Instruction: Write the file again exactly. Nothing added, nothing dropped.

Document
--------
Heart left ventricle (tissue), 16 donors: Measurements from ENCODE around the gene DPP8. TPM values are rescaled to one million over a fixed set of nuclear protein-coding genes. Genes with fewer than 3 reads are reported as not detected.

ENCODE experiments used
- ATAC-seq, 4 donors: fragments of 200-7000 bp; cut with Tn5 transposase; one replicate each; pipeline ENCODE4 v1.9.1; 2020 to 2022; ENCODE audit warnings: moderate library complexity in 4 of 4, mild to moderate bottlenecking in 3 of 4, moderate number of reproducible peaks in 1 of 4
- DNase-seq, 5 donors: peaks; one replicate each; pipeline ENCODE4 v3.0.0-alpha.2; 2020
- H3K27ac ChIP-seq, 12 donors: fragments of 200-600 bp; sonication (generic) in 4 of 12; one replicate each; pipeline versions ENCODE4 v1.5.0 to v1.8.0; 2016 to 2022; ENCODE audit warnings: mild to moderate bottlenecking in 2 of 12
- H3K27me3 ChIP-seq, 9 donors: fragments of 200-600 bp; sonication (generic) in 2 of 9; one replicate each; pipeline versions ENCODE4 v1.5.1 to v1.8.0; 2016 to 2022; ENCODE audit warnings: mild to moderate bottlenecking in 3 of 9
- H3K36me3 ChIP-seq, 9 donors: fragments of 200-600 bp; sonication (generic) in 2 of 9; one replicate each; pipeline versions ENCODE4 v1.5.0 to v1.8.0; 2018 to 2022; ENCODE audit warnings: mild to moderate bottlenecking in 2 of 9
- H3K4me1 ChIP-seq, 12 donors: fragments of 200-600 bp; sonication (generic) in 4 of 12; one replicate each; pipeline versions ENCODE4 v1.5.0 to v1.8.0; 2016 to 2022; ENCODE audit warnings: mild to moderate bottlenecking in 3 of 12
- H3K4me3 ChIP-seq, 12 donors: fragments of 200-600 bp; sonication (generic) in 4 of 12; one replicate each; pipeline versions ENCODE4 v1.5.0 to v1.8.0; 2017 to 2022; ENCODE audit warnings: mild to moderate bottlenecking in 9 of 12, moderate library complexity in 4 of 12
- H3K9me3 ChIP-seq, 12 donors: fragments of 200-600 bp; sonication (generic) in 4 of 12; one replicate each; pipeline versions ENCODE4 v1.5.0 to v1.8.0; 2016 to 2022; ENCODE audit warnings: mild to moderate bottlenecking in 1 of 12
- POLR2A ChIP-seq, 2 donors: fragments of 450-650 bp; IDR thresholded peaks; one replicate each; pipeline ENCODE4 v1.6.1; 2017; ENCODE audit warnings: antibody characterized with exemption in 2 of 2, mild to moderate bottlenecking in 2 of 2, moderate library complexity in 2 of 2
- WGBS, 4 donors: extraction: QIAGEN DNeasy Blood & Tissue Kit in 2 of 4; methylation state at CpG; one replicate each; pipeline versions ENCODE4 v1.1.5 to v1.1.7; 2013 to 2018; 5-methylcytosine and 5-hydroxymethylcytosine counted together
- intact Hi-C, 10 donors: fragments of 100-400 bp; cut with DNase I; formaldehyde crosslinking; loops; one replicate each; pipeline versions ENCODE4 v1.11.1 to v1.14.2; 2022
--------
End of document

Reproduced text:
Heart left ventricle (tissue), 16 donors: Measurements from ENCODE around the gene DPP8. TPM values are rescaled to one million over a fixed set of nuclear protein-coding genes. Genes with fewer than 3 reads are reported as not detected.

ENCODE experiments used
- ATAC-seq, 4 donors: fragments of 200-7000 bp; cut with Tn5 transposase; one replicate each; pipeline ENCODE4 v1.9.1; 2020 to 2022; ENCODE audit warnings: moderate library complexity in 4 of 4, mild to moderate bottlenecking in 3 of 4, moderate number of reproducible peaks in 1 of 4
- DNase-seq, 5 donors: peaks; one replicate each; pipeline ENCODE4 v3.0.0-alpha.2; 2020
- H3K27ac ChIP-seq, 12 donors: fragments of 200-600 bp; sonication (generic) in 4 of 12; one replicate each; pipeline versions ENCODE4 v1.5.0 to v1.8.0; 2016 to 2022; ENCODE audit warnings: mild to moderate bottlenecking in 2 of 12
- H3K27me3 ChIP-seq, 9 donors: fragments of 200-600 bp; sonication (generic) in 2 of 9; one replicate each; pipeline versions ENCODE4 v1.5.1 to v1.8.0; 2016 to 2022; ENCODE audit warnings: mild to moderate bottlenecking in 3 of 9
- H3K36me3 ChIP-seq, 9 donors: fragments of 200-600 bp; sonication (generic) in 2 of 9; one replicate each; pipeline versions ENCODE4 v1.5.0 to v1.8.0; 2018 to 2022; ENCODE audit warnings: mild to moderate bottlenecking in 2 of 9
- H3K4me1 ChIP-seq, 12 donors: fragments of 200-600 bp; sonication (generic) in 4 of 12; one replicate each; pipeline versions ENCODE4 v1.5.0 to v1.8.0; 2016 to 2022; ENCODE audit warnings: mild to moderate bottlenecking in 3 of 12
- H3K4me3 ChIP-seq, 12 donors: fragments of 200-600 bp; sonication (generic) in 4 of 12; one replicate each; pipeline versions ENCODE4 v1.5.0 to v1.8.0; 2017 to 2022; ENCODE audit warnings: mild to moderate bottlenecking in 9 of 12, moderate library complexity in 4 of 12
- H3K9me3 ChIP-seq, 12 donors: fragments of 200-600 bp; sonication (generic) in 4 of 12; one replicate each; pipeline versions ENCODE4 v1.5.0 to v1.8.0; 2016 to 2022; ENCODE audit warnings: mild to moderate bottlenecking in 1 of 12
- POLR2A ChIP-seq, 2 donors: fragments of 450-650 bp; IDR thresholded peaks; one replicate each; pipeline ENCODE4 v1.6.1; 2017; ENCODE audit warnings: antibody characterized with exemption in 2 of 2, mild to moderate bottlenecking in 2 of 2, moderate library complexity in 2 of 2
- WGBS, 4 donors: extraction: QIAGEN DNeasy Blood & Tissue Kit in 2 of 4; methylation state at CpG; one replicate each; pipeline versions ENCODE4 v1.1.5 to v1.1.7; 2013 to 2018; 5-methylcytosine and 5-hydroxymethylcytosine counted together
- intact Hi-C, 10 donors: fragments of 100-400 bp; cut with DNase I; formaldehyde crosslinking; loops; one replicate each; pipeline versions ENCODE4 v1.11.1 to v1.14.2; 2022